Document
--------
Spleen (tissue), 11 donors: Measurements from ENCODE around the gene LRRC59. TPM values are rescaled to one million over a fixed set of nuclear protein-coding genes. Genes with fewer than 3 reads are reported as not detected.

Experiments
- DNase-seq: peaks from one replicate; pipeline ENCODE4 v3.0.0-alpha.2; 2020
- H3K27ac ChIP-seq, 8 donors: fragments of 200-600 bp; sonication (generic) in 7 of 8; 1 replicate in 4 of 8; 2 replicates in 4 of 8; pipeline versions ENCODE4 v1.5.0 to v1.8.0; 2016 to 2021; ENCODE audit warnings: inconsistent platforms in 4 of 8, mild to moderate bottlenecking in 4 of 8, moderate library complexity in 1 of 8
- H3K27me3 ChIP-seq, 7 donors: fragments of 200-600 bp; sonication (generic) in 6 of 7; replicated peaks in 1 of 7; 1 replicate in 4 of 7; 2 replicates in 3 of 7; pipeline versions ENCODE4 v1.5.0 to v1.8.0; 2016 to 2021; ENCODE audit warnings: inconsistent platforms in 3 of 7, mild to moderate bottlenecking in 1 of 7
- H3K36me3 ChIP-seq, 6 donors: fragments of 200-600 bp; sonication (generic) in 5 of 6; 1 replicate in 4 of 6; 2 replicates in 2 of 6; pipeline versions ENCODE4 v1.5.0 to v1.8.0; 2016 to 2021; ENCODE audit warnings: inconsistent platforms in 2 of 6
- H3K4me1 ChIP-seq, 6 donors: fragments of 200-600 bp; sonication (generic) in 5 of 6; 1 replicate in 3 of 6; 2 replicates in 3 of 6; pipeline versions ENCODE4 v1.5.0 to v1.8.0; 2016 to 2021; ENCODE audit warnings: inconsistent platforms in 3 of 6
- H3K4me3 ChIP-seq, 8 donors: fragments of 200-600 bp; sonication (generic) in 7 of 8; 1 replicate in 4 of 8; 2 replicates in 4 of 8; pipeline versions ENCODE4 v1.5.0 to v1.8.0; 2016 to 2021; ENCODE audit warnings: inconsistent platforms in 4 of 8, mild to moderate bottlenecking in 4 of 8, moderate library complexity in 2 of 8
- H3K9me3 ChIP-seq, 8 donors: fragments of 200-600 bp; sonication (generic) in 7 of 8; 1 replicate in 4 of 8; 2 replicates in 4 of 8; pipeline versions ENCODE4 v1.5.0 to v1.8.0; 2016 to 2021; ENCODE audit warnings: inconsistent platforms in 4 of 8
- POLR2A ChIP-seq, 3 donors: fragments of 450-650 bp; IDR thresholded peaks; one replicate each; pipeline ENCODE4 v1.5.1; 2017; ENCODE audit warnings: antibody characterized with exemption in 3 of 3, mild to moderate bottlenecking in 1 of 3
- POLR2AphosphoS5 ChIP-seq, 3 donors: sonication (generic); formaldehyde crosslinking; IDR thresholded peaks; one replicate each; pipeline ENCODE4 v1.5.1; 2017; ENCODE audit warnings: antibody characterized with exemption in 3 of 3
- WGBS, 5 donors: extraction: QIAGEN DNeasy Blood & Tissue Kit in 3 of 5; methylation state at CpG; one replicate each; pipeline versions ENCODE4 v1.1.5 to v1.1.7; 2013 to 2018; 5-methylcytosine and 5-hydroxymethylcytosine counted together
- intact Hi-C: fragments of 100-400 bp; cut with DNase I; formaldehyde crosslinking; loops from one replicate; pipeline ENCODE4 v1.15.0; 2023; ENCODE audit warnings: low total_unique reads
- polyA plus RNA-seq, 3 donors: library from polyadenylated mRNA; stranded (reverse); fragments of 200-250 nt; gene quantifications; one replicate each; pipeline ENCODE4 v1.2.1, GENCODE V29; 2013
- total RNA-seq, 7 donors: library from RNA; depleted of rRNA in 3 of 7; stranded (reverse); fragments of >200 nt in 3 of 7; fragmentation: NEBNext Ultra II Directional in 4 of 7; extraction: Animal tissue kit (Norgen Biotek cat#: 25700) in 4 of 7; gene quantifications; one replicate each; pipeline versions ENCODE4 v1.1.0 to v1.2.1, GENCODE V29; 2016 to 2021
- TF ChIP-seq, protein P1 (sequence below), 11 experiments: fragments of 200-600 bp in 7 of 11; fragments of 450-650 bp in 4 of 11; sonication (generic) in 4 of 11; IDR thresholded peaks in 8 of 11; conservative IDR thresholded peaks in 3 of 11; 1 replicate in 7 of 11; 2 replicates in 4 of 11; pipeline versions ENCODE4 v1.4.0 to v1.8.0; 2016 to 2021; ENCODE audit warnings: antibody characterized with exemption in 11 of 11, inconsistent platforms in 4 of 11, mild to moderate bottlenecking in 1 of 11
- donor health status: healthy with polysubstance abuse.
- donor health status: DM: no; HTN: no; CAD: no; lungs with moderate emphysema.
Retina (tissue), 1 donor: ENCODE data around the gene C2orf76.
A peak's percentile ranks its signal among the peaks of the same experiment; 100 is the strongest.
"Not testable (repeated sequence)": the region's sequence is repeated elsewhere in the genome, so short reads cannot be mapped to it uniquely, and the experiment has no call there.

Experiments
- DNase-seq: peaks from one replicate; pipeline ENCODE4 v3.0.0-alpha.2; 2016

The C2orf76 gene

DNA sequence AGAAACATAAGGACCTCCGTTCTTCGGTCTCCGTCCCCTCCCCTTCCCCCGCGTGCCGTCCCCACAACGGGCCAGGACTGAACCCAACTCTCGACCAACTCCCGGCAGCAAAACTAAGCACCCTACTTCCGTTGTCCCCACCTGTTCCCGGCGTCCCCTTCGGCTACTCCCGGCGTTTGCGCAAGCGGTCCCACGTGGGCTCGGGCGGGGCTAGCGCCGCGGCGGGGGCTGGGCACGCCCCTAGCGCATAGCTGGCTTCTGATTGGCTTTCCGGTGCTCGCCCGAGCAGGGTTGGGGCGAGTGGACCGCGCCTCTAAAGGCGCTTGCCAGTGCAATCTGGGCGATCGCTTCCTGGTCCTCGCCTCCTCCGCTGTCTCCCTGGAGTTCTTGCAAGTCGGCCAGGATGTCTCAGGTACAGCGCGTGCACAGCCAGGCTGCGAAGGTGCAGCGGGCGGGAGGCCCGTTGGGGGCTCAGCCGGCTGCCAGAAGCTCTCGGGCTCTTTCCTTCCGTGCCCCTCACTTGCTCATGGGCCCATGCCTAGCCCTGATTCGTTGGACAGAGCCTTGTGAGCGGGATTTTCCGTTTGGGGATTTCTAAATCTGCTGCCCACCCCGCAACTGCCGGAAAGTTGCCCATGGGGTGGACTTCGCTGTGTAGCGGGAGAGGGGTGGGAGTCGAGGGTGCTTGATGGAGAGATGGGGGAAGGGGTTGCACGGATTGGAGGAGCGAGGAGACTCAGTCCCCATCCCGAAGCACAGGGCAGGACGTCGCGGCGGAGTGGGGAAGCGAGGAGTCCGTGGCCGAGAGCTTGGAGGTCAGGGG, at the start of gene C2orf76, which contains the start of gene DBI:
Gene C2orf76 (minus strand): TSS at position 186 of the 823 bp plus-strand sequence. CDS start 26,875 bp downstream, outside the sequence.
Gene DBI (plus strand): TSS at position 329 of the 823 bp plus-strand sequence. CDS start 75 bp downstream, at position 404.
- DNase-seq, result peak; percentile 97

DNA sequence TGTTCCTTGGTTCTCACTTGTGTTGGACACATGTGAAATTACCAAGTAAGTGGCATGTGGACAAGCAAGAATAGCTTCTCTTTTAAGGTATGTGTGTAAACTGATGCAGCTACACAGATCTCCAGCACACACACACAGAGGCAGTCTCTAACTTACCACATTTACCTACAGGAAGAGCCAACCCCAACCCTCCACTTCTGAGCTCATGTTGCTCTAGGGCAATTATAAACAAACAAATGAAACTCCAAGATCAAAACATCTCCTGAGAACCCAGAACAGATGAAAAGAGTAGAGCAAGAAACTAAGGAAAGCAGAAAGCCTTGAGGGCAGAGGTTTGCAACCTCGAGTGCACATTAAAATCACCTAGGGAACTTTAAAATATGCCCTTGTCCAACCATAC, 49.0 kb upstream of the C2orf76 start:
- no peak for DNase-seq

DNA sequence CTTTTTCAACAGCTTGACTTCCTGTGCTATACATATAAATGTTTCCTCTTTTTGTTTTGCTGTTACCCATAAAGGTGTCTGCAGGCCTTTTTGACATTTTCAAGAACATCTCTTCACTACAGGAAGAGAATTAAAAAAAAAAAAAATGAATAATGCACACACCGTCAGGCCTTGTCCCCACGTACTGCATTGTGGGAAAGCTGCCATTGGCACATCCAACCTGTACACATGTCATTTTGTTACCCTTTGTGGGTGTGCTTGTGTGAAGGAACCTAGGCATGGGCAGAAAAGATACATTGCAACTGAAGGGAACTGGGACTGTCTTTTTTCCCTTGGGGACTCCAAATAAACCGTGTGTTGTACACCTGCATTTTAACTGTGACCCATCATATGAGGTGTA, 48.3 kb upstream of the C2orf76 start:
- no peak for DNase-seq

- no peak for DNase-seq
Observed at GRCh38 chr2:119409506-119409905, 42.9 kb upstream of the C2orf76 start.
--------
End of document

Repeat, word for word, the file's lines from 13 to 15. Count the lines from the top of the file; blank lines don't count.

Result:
- intact Hi-C: fragments of 100-400 bp; cut with DNase I; formaldehyde crosslinking; loops from one replicate; pipeline ENCODE4 v1.15.0; 2023; ENCODE audit warnings: low total_unique reads
- polyA plus RNA-seq, 3 donors: library from polyadenylated mRNA; stranded (reverse); fragments of 200-250 nt; gene quantifications; one replicate each; pipeline ENCODE4 v1.2.1, GENCODE V29; 2013
- total RNA-seq, 7 donors: library from RNA; depleted of rRNA in 3 of 7; stranded (reverse); fragments of >200 nt in 3 of 7; fragmentation: NEBNext Ultra II Directional in 4 of 7; extraction: Animal tissue kit (Norgen Biotek cat#: 25700) in 4 of 7; gene quantifications; one replicate each; pipeline versions ENCODE4 v1.1.0 to v1.2.1, GENCODE V29; 2016 to 2021